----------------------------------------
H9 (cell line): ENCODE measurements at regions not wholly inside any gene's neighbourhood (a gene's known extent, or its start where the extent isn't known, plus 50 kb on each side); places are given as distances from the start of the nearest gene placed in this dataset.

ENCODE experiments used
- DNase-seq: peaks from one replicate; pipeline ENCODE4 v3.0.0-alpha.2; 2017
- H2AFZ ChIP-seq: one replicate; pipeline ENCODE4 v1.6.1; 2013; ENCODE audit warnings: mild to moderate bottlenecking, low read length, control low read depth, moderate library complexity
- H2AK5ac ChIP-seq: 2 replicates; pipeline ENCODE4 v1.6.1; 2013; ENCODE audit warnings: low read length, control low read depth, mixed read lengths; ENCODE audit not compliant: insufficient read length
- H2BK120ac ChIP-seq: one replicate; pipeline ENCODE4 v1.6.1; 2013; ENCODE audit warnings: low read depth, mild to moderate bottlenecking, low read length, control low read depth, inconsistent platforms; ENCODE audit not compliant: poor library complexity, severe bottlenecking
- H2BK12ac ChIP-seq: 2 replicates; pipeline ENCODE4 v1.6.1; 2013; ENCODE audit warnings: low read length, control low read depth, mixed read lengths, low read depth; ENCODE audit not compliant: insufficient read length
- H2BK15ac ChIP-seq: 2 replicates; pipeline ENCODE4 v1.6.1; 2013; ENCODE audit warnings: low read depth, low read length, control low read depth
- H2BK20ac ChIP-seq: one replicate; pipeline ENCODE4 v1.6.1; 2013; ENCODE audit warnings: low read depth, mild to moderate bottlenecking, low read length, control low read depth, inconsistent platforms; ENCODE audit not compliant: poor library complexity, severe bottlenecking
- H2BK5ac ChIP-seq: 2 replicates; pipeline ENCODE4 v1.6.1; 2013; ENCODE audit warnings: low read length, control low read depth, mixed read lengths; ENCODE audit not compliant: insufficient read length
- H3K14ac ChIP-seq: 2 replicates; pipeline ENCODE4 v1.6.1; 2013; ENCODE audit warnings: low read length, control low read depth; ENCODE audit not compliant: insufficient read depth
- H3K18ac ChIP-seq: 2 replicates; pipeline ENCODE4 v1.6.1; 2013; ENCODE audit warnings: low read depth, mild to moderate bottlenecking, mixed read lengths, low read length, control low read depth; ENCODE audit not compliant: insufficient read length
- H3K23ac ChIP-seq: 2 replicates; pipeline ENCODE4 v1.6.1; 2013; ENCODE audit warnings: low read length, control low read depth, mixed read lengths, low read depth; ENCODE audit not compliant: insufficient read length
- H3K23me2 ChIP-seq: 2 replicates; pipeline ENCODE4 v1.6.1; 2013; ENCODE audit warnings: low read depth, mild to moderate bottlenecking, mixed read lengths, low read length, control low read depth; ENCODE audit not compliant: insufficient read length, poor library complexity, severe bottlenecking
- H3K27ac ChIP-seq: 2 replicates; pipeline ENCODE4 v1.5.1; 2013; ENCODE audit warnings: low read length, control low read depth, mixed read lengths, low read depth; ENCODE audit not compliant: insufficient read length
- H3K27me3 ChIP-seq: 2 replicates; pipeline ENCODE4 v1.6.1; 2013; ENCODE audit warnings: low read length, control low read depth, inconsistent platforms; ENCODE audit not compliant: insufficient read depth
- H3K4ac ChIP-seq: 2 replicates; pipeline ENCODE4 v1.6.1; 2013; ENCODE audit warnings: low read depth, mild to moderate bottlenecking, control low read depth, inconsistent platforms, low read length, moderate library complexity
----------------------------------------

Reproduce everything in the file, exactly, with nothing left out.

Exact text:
H9 (cell line): ENCODE measurements at regions not wholly inside any gene's neighbourhood (a gene's known extent, or its start where the extent isn't known, plus 50 kb on each side); places are given as distances from the start of the nearest gene placed in this dataset.

ENCODE experiments used
- DNase-seq: peaks from one replicate; pipeline ENCODE4 v3.0.0-alpha.2; 2017
- H2AFZ ChIP-seq: one replicate; pipeline ENCODE4 v1.6.1; 2013; ENCODE audit warnings: mild to moderate bottlenecking, low read length, control low read depth, moderate library complexity
- H2AK5ac ChIP-seq: 2 replicates; pipeline ENCODE4 v1.6.1; 2013; ENCODE audit warnings: low read length, control low read depth, mixed read lengths; ENCODE audit not compliant: insufficient read length
- H2BK120ac ChIP-seq: one replicate; pipeline ENCODE4 v1.6.1; 2013; ENCODE audit warnings: low read depth, mild to moderate bottlenecking, low read length, control low read depth, inconsistent platforms; ENCODE audit not compliant: poor library complexity, severe bottlenecking
- H2BK12ac ChIP-seq: 2 replicates; pipeline ENCODE4 v1.6.1; 2013; ENCODE audit warnings: low read length, control low read depth, mixed read lengths, low read depth; ENCODE audit not compliant: insufficient read length
- H2BK15ac ChIP-seq: 2 replicates; pipeline ENCODE4 v1.6.1; 2013; ENCODE audit warnings: low read depth, low read length, control low read depth
- H2BK20ac ChIP-seq: one replicate; pipeline ENCODE4 v1.6.1; 2013; ENCODE audit warnings: low read depth, mild to moderate bottlenecking, low read length, control low read depth, inconsistent platforms; ENCODE audit not compliant: poor library complexity, severe bottlenecking
- H2BK5ac ChIP-seq: 2 replicates; pipeline ENCODE4 v1.6.1; 2013; ENCODE audit warnings: low read length, control low read depth, mixed read lengths; ENCODE audit not compliant: insufficient read length
- H3K14ac ChIP-seq: 2 replicates; pipeline ENCODE4 v1.6.1; 2013; ENCODE audit warnings: low read length, control low read depth; ENCODE audit not compliant: insufficient read depth
- H3K18ac ChIP-seq: 2 replicates; pipeline ENCODE4 v1.6.1; 2013; ENCODE audit warnings: low read depth, mild to moderate bottlenecking, mixed read lengths, low read length, control low read depth; ENCODE audit not compliant: insufficient read length
- H3K23ac ChIP-seq: 2 replicates; pipeline ENCODE4 v1.6.1; 2013; ENCODE audit warnings: low read length, control low read depth, mixed read lengths, low read depth; ENCODE audit not compliant: insufficient read length
- H3K23me2 ChIP-seq: 2 replicates; pipeline ENCODE4 v1.6.1; 2013; ENCODE audit warnings: low read depth, mild to moderate bottlenecking, mixed read lengths, low read length, control low read depth; ENCODE audit not compliant: insufficient read length, poor library complexity, severe bottlenecking
- H3K27ac ChIP-seq: 2 replicates; pipeline ENCODE4 v1.5.1; 2013; ENCODE audit warnings: low read length, control low read depth, mixed read lengths, low read depth; ENCODE audit not compliant: insufficient read length
- H3K27me3 ChIP-seq: 2 replicates; pipeline ENCODE4 v1.6.1; 2013; ENCODE audit warnings: low read length, control low read depth, inconsistent platforms; ENCODE audit not compliant: insufficient read depth
- H3K4ac ChIP-seq: 2 replicates; pipeline ENCODE4 v1.6.1; 2013; ENCODE audit warnings: low read depth, mild to moderate bottlenecking, control low read depth, inconsistent platforms, low read length, moderate library complexity